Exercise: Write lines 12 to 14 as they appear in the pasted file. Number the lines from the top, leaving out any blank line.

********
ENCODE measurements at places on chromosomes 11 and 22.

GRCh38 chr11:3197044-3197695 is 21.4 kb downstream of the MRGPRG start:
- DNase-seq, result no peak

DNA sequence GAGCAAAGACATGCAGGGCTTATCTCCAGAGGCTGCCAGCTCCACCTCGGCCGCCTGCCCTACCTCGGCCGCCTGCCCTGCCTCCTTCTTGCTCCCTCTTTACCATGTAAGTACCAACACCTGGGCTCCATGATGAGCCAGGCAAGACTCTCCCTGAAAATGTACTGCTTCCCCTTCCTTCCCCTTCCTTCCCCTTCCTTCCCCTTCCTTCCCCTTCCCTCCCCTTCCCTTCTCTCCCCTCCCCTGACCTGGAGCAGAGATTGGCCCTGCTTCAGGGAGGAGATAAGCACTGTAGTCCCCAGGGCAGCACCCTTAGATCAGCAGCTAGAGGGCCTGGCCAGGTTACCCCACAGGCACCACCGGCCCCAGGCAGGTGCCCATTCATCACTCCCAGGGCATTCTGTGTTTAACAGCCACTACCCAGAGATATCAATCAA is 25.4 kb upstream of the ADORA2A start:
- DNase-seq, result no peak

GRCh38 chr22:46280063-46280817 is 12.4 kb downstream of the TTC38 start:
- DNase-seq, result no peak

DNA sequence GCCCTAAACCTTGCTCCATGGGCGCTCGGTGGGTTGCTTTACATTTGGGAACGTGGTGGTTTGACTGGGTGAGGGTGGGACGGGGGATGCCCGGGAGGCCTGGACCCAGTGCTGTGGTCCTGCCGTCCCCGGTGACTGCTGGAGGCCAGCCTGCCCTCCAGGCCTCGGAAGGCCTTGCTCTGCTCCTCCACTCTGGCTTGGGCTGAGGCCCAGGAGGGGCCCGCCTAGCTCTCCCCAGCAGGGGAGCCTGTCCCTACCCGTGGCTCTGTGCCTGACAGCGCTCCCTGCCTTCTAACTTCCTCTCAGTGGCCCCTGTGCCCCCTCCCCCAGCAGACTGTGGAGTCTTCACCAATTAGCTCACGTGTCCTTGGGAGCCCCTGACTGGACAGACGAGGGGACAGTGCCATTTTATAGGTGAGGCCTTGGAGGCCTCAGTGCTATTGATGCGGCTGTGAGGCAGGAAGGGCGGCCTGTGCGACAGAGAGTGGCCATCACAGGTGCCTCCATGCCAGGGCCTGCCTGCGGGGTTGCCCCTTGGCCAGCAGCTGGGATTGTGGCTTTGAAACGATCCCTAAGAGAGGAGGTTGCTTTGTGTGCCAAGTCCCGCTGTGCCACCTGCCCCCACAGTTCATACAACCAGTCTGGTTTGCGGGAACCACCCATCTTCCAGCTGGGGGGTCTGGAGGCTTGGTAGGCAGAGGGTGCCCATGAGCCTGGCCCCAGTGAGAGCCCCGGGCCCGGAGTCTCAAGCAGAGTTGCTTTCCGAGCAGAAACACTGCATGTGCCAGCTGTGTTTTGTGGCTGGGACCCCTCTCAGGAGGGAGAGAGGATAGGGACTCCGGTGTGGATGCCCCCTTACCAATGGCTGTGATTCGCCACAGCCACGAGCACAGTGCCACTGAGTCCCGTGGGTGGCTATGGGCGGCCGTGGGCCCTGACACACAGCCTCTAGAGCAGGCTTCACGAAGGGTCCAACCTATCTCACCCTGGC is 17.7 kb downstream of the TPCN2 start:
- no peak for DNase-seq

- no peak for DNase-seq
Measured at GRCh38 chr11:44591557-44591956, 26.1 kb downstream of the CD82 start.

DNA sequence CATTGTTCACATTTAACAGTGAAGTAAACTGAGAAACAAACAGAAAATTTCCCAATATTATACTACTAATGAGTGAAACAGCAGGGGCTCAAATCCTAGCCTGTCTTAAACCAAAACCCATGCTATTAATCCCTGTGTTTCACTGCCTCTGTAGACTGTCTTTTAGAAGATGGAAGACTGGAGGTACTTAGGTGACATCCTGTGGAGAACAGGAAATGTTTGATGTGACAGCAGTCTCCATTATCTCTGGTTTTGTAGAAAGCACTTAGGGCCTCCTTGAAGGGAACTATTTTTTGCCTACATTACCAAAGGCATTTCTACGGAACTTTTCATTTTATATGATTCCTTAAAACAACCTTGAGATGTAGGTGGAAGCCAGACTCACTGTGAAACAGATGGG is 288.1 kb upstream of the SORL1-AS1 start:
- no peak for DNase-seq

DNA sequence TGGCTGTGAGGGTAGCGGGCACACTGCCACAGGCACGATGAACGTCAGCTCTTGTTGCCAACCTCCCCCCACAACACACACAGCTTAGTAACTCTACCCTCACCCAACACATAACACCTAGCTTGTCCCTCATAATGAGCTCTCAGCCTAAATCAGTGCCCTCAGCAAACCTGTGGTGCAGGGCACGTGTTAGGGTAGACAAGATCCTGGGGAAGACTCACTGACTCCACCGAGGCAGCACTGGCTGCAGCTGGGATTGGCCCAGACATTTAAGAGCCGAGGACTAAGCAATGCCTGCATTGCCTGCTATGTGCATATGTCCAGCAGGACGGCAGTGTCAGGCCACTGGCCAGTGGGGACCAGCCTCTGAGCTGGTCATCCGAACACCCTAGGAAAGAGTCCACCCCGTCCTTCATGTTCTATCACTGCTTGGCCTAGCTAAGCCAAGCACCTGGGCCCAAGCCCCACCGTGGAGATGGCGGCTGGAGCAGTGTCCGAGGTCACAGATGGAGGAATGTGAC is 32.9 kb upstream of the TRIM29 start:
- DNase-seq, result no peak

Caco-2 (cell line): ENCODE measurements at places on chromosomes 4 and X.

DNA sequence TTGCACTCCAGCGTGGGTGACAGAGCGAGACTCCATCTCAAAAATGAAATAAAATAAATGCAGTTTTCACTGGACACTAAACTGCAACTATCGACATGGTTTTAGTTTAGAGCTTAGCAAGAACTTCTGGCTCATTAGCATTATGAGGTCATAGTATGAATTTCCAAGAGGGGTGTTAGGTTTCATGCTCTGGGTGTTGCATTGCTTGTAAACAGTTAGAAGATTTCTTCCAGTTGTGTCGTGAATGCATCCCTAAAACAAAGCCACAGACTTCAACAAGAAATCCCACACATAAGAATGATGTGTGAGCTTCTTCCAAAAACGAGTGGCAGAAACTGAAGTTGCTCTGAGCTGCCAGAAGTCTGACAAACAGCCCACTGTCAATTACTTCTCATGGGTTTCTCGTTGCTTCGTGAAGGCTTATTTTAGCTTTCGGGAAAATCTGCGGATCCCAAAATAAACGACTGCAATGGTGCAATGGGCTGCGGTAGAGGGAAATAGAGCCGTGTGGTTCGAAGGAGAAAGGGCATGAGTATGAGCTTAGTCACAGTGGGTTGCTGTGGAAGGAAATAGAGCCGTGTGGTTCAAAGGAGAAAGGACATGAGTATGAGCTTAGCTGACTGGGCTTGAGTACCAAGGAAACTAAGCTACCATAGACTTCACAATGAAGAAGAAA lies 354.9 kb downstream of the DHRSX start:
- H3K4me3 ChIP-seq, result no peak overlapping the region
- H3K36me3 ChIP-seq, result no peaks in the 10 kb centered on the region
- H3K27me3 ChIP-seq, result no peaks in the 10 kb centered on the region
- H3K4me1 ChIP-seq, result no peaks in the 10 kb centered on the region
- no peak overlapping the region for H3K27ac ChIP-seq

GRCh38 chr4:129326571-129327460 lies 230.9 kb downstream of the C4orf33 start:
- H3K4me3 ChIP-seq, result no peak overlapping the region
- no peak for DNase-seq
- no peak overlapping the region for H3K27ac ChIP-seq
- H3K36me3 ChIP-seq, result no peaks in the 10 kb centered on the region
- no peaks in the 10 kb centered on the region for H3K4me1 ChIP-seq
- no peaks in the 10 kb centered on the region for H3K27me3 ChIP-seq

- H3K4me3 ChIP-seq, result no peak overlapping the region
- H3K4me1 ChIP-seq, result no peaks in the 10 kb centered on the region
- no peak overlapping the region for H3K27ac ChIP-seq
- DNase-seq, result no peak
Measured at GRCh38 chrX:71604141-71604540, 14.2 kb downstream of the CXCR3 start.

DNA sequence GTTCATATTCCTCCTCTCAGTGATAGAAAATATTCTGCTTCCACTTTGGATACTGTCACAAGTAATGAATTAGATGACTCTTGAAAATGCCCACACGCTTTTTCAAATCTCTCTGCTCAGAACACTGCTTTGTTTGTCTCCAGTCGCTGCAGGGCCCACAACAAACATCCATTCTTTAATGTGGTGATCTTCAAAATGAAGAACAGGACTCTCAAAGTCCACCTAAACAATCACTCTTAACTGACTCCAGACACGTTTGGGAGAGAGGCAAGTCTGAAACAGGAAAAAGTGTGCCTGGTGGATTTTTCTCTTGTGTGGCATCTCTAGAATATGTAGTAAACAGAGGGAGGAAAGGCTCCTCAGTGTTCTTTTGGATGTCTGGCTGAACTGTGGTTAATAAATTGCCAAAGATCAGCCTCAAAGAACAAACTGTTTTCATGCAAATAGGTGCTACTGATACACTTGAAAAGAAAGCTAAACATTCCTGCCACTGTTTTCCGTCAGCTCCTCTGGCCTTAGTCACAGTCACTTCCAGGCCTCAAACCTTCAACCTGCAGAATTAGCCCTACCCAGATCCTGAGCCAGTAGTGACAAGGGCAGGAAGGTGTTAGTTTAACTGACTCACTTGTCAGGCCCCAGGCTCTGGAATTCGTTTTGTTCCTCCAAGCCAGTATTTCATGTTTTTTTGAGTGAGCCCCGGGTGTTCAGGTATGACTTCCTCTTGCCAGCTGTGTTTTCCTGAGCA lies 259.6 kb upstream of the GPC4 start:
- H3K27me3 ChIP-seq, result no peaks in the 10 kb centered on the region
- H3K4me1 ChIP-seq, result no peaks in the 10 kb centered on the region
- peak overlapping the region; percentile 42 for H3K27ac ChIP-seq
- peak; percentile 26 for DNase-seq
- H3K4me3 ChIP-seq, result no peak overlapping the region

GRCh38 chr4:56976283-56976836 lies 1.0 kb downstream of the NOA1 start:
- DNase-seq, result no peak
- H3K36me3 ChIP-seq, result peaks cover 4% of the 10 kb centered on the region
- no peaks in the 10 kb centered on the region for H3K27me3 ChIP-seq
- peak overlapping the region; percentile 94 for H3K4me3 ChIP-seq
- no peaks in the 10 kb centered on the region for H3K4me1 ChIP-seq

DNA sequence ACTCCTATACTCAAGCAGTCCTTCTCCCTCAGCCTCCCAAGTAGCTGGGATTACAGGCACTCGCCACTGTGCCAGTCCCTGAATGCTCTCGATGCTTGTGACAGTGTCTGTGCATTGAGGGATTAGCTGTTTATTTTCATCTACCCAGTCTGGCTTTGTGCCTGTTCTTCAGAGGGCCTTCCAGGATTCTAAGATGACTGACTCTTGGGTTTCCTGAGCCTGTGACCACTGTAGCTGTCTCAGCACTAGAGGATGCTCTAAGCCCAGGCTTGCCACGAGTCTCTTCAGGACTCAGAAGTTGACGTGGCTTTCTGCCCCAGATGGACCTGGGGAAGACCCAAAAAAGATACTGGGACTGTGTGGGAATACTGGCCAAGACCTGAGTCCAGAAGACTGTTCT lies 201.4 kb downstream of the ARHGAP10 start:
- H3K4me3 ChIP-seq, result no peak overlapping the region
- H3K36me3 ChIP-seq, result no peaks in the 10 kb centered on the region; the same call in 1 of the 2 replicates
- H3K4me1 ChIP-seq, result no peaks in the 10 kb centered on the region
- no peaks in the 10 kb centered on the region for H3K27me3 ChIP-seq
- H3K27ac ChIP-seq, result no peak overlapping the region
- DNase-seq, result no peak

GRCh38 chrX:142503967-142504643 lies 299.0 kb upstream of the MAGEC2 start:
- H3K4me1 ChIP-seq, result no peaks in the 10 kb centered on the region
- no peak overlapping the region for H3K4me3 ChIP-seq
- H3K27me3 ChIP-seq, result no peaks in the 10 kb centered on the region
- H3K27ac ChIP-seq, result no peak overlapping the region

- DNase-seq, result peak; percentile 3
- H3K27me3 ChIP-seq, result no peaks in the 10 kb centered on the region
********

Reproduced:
DNA sequence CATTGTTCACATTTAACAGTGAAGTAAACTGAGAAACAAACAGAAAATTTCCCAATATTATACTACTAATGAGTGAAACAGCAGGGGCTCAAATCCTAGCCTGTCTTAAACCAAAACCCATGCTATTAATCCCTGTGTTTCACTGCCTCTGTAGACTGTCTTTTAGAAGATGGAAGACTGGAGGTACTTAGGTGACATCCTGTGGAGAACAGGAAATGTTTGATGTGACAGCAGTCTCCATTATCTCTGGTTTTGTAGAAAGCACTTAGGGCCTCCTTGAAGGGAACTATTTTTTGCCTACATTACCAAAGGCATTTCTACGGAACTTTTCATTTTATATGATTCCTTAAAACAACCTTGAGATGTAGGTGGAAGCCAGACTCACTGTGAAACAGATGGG is 288.1 kb upstream of the SORL1-AS1 start:
- no peak for DNase-seq

DNA sequence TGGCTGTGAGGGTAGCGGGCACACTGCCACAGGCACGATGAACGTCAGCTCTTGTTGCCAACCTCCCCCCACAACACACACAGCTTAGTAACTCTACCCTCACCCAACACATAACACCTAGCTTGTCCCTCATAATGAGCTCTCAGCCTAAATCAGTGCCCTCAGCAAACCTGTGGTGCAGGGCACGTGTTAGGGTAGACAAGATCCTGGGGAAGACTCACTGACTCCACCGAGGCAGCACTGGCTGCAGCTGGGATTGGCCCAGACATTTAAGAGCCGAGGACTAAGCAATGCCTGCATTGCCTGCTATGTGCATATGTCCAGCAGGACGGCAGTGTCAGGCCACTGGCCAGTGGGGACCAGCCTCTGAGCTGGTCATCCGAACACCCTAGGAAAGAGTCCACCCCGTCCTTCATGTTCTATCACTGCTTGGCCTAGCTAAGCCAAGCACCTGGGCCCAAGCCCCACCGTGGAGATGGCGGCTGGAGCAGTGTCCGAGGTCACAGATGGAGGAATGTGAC is 32.9 kb upstream of the TRIM29 start: